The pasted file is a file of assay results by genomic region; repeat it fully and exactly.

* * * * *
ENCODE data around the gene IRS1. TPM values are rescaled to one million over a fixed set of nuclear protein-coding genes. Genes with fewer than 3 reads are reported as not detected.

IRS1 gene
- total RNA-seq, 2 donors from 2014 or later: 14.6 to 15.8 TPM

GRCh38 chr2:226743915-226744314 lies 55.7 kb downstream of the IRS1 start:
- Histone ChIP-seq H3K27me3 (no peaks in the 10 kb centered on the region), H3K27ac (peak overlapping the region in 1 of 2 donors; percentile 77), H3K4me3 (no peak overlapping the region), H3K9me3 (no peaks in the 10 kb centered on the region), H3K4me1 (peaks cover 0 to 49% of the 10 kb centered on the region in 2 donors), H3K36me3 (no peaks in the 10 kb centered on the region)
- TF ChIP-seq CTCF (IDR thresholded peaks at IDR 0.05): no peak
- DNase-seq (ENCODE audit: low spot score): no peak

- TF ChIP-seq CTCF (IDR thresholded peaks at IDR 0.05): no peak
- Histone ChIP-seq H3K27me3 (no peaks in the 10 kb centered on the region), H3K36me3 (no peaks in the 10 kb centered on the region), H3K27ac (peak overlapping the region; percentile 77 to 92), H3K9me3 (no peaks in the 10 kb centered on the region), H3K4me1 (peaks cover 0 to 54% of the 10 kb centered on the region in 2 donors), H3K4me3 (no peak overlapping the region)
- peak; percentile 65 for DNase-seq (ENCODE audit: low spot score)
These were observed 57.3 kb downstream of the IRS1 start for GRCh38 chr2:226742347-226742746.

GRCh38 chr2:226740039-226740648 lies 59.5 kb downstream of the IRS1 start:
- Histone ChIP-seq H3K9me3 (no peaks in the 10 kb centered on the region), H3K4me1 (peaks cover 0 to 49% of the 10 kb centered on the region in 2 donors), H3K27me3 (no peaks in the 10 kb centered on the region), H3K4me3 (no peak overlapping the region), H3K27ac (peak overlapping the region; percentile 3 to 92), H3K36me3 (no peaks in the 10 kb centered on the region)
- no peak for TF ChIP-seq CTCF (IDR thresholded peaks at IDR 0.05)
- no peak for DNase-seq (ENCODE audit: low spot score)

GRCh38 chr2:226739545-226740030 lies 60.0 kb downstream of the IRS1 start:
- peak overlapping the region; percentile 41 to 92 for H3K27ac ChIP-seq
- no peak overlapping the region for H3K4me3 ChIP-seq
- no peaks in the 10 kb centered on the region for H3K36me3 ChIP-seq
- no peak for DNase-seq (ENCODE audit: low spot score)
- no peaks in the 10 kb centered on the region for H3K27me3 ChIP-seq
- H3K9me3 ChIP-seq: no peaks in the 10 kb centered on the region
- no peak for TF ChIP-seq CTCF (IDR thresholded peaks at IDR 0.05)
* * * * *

ENCODE data around the gene IRS1. TPM values are rescaled to one million over a fixed set of nuclear protein-coding genes. Genes with fewer than 3 reads are reported as not detected.

IRS1 gene
- total RNA-seq, 2 donors from 2014 or later: 14.6 to 15.8 TPM

GRCh38 chr2:226743915-226744314 lies 55.7 kb downstream of the IRS1 start:
- Histone ChIP-seq H3K27me3 (no peaks in the 10 kb centered on the region), H3K27ac (peak overlapping the region in 1 of 2 donors; percentile 77), H3K4me3 (no peak overlapping the region), H3K9me3 (no peaks in the 10 kb centered on the region), H3K4me1 (peaks cover 0 to 49% of the 10 kb centered on the region in 2 donors), H3K36me3 (no peaks in the 10 kb centered on the region)
- TF ChIP-seq CTCF (IDR thresholded peaks at IDR 0.05): no peak
- DNase-seq (ENCODE audit: low spot score): no peak

- TF ChIP-seq CTCF (IDR thresholded peaks at IDR 0.05): no peak
- Histone ChIP-seq H3K27me3 (no peaks in the 10 kb centered on the region), H3K36me3 (no peaks in the 10 kb centered on the region), H3K27ac (peak overlapping the region; percentile 77 to 92), H3K9me3 (no peaks in the 10 kb centered on the region), H3K4me1 (peaks cover 0 to 54% of the 10 kb centered on the region in 2 donors), H3K4me3 (no peak overlapping the region)
- peak; percentile 65 for DNase-seq (ENCODE audit: low spot score)
These were observed 57.3 kb downstream of the IRS1 start for GRCh38 chr2:226742347-226742746.

GRCh38 chr2:226740039-226740648 lies 59.5 kb downstream of the IRS1 start:
- Histone ChIP-seq H3K9me3 (no peaks in the 10 kb centered on the region), H3K4me1 (peaks cover 0 to 49% of the 10 kb centered on the region in 2 donors), H3K27me3 (no peaks in the 10 kb centered on the region), H3K4me3 (no peak overlapping the region), H3K27ac (peak overlapping the region; percentile 3 to 92), H3K36me3 (no peaks in the 10 kb centered on the region)
- no peak for TF ChIP-seq CTCF (IDR thresholded peaks at IDR 0.05)
- no peak for DNase-seq (ENCODE audit: low spot score)

GRCh38 chr2:226739545-226740030 lies 60.0 kb downstream of the IRS1 start:
- peak overlapping the region; percentile 41 to 92 for H3K27ac ChIP-seq
- no peak overlapping the region for H3K4me3 ChIP-seq
- no peaks in the 10 kb centered on the region for H3K36me3 ChIP-seq
- no peak for DNase-seq (ENCODE audit: low spot score)
- no peaks in the 10 kb centered on the region for H3K27me3 ChIP-seq
- H3K9me3 ChIP-seq: no peaks in the 10 kb centered on the region
- no peak for TF ChIP-seq CTCF (IDR thresholded peaks at IDR 0.05)